About Cedar Hill Prep
Welcome to Cedar Hill Prep
Cedar Hill Prep School is located in Somerset, NJ (population 24,000 people), close to Rutgers University, award winning hospitals, and major highways. It is home to many technology companies, manufacturers, and warehouses. Somerset’s diverse ethnic community, comprised mostly of professionals who value a good education, includes Caucasians, African Americans, Hispanics, and Asians. Twenty-one percent of the residents are foreign born. Currently Cedar Hill Prep School services students from 23 towns. True to the trends in the United States, Somerset’s and Central Jersey’s fastest growing sub group among the school age population are the English Language Learners (ELL). Cedar Hill Prep’s vibrant community embodies diversity, unity, and cultural immersion. As its members are representative of over 25 countries, they embrace these cultural differences and are curious to imbibe, immerse, and understand the world. This integral part of the Cedar Hill Prep culture is reflective of its curriculum.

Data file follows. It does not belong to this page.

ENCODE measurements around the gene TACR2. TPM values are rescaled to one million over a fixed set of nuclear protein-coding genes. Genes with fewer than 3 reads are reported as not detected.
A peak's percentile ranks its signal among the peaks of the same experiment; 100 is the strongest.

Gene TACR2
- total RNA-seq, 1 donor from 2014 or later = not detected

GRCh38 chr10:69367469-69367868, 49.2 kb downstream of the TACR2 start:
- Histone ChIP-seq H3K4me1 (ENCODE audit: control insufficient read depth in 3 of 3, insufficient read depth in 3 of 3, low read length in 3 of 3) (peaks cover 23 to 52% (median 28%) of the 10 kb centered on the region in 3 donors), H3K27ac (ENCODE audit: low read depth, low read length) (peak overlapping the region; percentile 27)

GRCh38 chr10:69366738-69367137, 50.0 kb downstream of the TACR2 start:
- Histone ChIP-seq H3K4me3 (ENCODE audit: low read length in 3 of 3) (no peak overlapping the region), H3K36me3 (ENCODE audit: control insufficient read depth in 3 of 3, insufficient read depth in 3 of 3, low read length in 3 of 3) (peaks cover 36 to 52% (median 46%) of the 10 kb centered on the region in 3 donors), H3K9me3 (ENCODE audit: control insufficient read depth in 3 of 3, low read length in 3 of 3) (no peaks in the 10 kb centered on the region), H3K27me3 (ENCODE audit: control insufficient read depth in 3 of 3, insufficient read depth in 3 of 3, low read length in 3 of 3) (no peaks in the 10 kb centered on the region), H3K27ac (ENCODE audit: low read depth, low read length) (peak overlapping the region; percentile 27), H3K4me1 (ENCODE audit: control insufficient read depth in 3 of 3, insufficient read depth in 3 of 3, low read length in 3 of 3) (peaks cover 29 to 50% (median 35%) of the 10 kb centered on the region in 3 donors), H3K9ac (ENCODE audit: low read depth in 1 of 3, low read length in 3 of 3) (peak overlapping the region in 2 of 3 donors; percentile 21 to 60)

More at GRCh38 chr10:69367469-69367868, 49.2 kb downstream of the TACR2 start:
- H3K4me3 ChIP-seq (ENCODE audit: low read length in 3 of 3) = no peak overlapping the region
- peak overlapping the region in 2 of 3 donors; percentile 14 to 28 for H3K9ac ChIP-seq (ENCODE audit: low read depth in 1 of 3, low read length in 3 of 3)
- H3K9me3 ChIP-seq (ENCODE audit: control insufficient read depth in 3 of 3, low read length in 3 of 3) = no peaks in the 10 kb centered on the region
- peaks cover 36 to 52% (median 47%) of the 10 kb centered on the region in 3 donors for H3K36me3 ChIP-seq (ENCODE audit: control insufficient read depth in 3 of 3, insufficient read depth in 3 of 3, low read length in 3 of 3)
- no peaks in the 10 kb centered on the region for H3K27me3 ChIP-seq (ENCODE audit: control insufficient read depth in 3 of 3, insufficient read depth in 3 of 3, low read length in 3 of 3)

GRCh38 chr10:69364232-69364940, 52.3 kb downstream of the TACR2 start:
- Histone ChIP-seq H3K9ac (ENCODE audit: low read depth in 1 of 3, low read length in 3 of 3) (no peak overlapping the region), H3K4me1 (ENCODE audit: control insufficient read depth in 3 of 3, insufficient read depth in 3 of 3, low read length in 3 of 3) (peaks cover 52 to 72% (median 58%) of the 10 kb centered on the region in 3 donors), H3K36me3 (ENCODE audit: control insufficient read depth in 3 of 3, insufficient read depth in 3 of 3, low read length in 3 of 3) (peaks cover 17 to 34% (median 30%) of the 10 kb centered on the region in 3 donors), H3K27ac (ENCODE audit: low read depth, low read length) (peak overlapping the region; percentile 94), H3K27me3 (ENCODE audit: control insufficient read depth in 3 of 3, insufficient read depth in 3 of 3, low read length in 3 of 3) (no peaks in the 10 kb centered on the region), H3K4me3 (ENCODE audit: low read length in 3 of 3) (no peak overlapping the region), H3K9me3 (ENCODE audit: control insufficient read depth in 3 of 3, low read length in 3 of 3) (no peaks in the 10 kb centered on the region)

The curriculum is designed to provide visible learning outcomes and maintain flexibility. Small class sizes and differentiated instruction have proven to be very effective in student learning. Student performance is evaluated and benchmarked against the curriculum. Accommodations are made as necessary. Students of CHP have consistently been in the top ten percentile of the nation for the last ten years (based upon standardized test scores of the TerraNova Multiple Assessment, 3rd edition).
CHP Debate Championship Cedar Hill Prep School walked away with the following awards at the NJ Debate Championship: number 1 team: Agni Rajnikanth, Keyon Majidi and Matthew Clarke, number 1 school and most points at the tournament. The final debate topic that clinched the tournament championship was Facial Recognition Technology Does More Harm than Good. We are all very proud of our teams!
5 Ways Kids Can Nurture Healthy Digital Habits This Summer As school wraps up, chances are you’ll be sending students off with fond farewells (and a summer reading list). But it’s also a good time to chat about ways to make screen time fun and educational too. The American Academy of Pediatrics says that kids spend up to seven hours a day on screens, and summer time can make those numbers climb higher. And while we can encourage balance and offscreen hobbies, we can also make time onscreen more meaningful and rewarding. How?